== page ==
Divorce is one of the most difficult events we will ever go through and, because we are good parents (if you weren’t you wouldn’t be here reading this!), we understand that our kids are struggling too. One of the reasons divorce is hard on our kids is because of the way children think at certain ages.
Young children see things from a limited, self-focused perspective. They find it difficult to put themselves in others’ shoes and will often think they are the cause of events, including your divorce.
This is why it’s so important that we as parents address the questions our children have–the spoken and unspoken ones. They have things they need to wrap their heads around and if we don’t answer their questions two things can happen:
1) They answer them by themselves. If we don’t allow time to discuss the separation, our children will come to their own conclusions about what’s going on. As humans, we are designed to make connections and observations to gain an understanding of our world. Children are fantastic at observing! They notice everything. EVERYTHING. But they are not so good at interpreting what they see. Children will often misinterpret a situation or view things as directly related to themselves. They will blame themselves, think other people’s actions are their fault, or misunderstand what someone says or does.
2) They will get answers from other people. If they think we are too stressed, busy, upset or unavailable to talk to they will ask the other parent, a friend, or older siblings. Some of these people may answer well and help your child understand the separation. But others may not.
Dealing with the grief of separation
Separation is a grieving process for you and your children. They have to work hard at rearranging a whole heap of thoughts and ideas about life, themselves, love, and the future. They are grieving, but you are too. Sometimes it can feel way too hard to answer their questions or know the right way to talk to them about everything that’s going on.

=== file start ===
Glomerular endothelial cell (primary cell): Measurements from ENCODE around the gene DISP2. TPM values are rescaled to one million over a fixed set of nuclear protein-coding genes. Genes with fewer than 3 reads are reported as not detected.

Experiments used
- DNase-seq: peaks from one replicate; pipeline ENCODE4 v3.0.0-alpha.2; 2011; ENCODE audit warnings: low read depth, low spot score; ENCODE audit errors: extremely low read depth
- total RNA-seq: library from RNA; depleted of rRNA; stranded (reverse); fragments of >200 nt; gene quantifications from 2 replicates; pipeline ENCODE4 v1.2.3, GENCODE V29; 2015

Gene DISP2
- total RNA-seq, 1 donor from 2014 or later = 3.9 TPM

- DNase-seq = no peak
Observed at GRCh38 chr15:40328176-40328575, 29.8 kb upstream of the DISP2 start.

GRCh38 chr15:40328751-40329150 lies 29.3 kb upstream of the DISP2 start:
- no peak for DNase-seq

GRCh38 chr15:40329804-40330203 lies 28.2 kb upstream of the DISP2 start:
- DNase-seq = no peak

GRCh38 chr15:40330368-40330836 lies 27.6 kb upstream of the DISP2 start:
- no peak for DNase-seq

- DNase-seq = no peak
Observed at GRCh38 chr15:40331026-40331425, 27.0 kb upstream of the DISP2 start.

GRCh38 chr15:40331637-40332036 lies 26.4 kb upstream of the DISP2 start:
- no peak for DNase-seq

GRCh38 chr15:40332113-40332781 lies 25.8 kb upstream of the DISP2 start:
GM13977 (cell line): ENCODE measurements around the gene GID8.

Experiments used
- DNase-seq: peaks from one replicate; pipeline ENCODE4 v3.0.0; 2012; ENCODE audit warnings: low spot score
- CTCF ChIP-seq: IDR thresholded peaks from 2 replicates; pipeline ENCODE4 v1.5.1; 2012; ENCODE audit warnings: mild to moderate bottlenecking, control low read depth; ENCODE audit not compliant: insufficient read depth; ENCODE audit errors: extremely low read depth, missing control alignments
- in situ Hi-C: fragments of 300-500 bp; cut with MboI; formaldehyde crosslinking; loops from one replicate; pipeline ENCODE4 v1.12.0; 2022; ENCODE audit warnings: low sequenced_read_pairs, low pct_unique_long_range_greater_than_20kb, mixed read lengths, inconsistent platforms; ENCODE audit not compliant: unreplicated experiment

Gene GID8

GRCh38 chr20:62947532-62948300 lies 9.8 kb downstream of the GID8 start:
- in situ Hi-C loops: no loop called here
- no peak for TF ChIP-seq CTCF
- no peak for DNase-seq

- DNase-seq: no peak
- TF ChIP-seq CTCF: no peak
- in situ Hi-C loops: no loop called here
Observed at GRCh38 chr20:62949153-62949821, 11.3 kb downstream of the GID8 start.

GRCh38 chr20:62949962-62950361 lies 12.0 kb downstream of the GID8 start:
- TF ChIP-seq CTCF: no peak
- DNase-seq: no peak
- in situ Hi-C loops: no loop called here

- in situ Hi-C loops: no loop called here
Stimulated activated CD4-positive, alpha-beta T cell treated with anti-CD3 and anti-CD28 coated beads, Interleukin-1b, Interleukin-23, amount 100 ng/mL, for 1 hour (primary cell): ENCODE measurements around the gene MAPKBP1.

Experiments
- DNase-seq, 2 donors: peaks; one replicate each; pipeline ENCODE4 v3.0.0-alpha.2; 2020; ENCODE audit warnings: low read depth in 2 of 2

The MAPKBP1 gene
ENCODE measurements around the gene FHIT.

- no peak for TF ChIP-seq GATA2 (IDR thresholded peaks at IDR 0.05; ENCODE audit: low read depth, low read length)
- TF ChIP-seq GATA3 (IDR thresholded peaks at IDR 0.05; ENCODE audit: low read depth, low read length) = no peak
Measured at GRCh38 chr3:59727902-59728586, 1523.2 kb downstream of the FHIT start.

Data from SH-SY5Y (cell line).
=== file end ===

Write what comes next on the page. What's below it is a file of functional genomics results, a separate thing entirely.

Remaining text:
Why are you crying mum? Why did you fight? Is he your new boyfriend? It can all be a bit much.
And then there are the questions they don’t say out loud–Will you stop loving me too? Can I fix it?
That is why after my own divorce, feeling overwhelmed by my kids questions at times and knowing it was important to talk to them about it, I decided to write a resource for myself and other parents going through the same thing.
Kids Ask Hard Questions: 15 questions kids during separation and divorce (and how to answer them) is research and experience-based, easy to read and helps you give your kids the answers they need without having to do it all alone. You can download the ebook completely free here.
The following is an extract from the ebook to give you an idea of how it can help you answer those tricky questions with less stress–because dealing with your own stuff is stressful enough as it is during a divorce.
Is it my fault?
Your child probably won’t directly ask this but, sadly, many children after separation believe it was their fault somehow (especially those under age 7). This is where the idea I was talking about before comes in: kids are great observers, poor interpreters.
They may have heard or seen you fight about them. Arguments on how to deal with discipline and child care are some of the most common for couples. Even if they didn’t see or hear this, young children are egocentric, the world is about them, and so in their minds, often, the separation is about them too.
Whether they ask it or not, your children will want to know if it was their fault.
Repeatedly tell them “This is not your fault. It is between mummy and daddy.” If they are told it’s their fault in some way by another person or the other parent (this does happen!) then reassure them that it’s not, they are loved and amazing.
Guilt over a break-up can cause a child to think thoughts like:
“If I’m really good, they’ll get back together.”
“I’m too much to handle.”
“I’m not worth sticking around for.” (If a parent doesn’t have much contact)
“If I wasn’t here they would be okay.”
- Children might not ask this out loud.
- Tell them it’s not their fault more than once.
- Reassure them often that they are loved, and amazing.
I am hoping this guide to 15 common questions that kids ask (or want to but don’t know how to express) will help you have open, loving discussions with your children as you guide them through this very difficult time in your lives.
Obviously, every situation will be unique and these are just suggestions and discussions to get you started. What works in your case may be different. You know your children best so go with what you believe will be the most gentle, helpful approach. Sometimes “I don’t know” is the best or only answer. And sometimes all you need to do is sit, cuddle and listen.
I’m always keen to meet new parents too so flick me an email! I reply to every message.
Until next time,